The FTC sign at its main office in Sejong City (Yonhap)
South Korea’s antitrust watchdog will meet to weigh the penalties to impose on Samsung Group later this month over accusations that it has unfairly favored one of its subsidiaries for in-house cafeteria businesses.
The Fair Trade Commission will hold a two-day meeting sometime around May 26 and hear opinions from major Samsung subsidiaries before finalizing the level of punishment, according to industry sources.
Though the meeting often takes a day with all nine members present including the chairman, it will take an additional day to review the latest case as it involves many parties and accusations, with heated debate between the watchdog and Samsung’s side also expected.
The move comes after Samsung Welstory, the largest on-site food service provider in the country by revenue and a fully-owned subsidiary of Samsung C&T, was accused of receiving special treatment from the group’s other subsidiaries.
The accusations surrounding the conglomerate prompted the FTC to launch an investigation in 2018.
Earlier this year, the watchdog sent a report to Samsung after a review, informing the company of its decision to report Samsung Electronics and Samsung SDI to the prosecution. The move, however, did not target Lee Jae-yong who is the apparent heir of Samsung Group as well as Samsung C&T.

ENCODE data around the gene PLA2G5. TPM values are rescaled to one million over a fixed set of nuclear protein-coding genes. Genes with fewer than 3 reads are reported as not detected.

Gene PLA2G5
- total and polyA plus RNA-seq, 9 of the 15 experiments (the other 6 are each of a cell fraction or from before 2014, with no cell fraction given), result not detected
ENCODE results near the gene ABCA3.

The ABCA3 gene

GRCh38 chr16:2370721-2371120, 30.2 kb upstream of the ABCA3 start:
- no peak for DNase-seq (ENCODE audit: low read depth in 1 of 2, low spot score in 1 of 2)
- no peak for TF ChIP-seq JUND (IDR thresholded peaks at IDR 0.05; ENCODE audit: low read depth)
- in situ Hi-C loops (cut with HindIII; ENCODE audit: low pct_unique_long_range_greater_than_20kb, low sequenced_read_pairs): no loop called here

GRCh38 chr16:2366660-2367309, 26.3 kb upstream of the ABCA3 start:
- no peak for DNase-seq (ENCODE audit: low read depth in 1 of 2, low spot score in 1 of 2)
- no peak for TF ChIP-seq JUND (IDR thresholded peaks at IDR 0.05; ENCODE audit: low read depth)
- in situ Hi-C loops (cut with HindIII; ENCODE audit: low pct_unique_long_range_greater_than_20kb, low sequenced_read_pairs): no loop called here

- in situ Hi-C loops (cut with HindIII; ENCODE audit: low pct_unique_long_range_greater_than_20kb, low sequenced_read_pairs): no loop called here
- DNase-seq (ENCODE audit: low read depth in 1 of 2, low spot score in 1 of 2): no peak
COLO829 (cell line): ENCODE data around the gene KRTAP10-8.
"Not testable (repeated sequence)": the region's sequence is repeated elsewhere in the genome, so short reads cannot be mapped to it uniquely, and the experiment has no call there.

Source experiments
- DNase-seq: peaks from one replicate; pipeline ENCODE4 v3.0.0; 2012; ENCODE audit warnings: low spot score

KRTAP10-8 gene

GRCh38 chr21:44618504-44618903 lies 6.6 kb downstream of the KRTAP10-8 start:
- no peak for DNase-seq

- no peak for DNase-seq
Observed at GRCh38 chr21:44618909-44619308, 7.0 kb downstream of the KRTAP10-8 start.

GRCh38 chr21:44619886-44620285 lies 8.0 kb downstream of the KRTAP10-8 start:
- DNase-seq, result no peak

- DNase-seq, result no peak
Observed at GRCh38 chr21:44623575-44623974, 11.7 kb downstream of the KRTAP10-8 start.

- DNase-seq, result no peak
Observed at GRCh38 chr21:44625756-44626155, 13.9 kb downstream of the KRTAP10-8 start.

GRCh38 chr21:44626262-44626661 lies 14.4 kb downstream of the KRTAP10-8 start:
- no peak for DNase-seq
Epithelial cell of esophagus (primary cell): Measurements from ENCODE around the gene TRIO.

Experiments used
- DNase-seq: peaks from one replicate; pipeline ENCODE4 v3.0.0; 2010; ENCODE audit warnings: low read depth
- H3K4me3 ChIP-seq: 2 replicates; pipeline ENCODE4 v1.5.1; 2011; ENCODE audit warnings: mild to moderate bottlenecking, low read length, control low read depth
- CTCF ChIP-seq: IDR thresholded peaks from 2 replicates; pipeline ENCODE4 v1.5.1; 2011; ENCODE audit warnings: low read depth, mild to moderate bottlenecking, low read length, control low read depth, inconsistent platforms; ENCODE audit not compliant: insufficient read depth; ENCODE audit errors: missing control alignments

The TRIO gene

The annual sales of Samsung Welstory stood at 1.97 trillion won ($1.76 billion) in 2020. Some 440 billion won is thought to have been generated from a private contract signed with Samsung Electronics.
In 2019, 38.3 of its sales were thought to have been generated from working with Samsung Group subsidiaries.
Following criticism, the FTC and eight major conglomerates -- including Samsung Electronics, LG and Hyundai Motor -- agreed to open up its in-house cafeterias and last month launched a new competitive bidding system to allow small and mid-sized operators to take part.
By Yim Hyun-su (firstname.lastname@example.org